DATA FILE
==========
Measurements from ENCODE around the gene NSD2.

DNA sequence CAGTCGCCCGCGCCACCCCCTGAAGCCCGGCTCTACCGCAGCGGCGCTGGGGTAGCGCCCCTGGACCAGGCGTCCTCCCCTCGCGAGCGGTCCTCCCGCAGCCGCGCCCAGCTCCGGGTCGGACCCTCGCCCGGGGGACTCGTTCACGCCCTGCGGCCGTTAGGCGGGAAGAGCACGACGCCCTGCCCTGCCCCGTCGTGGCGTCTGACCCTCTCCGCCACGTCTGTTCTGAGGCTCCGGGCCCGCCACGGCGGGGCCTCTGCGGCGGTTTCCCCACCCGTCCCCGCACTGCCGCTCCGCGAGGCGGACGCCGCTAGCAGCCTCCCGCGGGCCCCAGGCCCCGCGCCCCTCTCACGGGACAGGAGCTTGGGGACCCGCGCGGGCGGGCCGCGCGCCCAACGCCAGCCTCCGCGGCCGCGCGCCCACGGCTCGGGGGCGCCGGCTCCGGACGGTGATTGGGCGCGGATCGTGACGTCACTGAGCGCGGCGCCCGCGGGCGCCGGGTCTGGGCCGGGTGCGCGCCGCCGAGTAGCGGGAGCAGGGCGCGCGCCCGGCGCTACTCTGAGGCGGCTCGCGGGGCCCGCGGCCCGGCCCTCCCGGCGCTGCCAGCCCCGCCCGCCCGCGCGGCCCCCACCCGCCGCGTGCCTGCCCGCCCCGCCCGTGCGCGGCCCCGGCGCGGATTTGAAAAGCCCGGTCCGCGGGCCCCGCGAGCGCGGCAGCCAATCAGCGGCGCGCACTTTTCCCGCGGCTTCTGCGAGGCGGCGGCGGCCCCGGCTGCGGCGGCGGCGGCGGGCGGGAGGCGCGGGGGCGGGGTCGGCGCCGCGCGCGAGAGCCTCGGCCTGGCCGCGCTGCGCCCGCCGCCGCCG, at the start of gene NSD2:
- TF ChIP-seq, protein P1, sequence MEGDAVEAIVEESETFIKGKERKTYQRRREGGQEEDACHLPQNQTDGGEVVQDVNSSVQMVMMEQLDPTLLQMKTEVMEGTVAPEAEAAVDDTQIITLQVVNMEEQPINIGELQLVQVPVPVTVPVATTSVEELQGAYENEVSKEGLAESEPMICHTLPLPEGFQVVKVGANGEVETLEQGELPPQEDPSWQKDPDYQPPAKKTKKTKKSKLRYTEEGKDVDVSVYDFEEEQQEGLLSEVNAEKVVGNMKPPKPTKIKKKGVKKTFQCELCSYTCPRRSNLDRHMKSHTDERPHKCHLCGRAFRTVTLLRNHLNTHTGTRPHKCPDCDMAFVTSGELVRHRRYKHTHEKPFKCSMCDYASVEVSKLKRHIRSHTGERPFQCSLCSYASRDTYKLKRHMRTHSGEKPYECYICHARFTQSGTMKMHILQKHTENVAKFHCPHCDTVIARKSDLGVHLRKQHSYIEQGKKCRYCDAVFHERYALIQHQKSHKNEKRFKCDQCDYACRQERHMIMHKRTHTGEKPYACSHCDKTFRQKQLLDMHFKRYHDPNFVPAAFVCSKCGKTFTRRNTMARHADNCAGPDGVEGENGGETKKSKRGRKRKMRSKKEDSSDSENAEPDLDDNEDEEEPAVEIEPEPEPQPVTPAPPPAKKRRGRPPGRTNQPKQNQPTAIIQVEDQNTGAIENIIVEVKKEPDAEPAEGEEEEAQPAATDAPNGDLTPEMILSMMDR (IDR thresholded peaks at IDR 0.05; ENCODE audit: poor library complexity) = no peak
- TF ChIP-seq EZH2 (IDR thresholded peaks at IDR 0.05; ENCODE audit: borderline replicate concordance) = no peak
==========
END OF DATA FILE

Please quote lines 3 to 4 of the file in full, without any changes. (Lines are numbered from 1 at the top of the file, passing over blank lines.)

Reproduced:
- TF ChIP-seq, protein P1, sequence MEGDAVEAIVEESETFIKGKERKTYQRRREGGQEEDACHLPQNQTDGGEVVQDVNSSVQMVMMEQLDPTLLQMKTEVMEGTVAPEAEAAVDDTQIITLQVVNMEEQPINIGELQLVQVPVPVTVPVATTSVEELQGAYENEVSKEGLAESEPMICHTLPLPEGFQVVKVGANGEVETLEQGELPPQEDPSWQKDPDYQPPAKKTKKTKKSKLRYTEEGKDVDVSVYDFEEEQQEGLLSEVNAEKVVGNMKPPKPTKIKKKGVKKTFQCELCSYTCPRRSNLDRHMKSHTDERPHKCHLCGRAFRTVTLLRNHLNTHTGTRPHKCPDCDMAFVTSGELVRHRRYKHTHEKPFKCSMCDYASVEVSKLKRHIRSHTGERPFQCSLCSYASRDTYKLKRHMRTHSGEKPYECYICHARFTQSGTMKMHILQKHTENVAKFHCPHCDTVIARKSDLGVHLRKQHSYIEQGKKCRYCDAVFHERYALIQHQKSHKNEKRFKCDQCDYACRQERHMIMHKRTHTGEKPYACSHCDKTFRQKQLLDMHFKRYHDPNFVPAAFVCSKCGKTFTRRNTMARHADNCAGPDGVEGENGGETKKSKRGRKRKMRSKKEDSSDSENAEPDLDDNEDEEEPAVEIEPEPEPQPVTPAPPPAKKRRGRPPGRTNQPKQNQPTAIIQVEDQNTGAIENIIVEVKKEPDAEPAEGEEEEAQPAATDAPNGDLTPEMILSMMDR (IDR thresholded peaks at IDR 0.05; ENCODE audit: poor library complexity) = no peak
- TF ChIP-seq EZH2 (IDR thresholded peaks at IDR 0.05; ENCODE audit: borderline replicate concordance) = no peak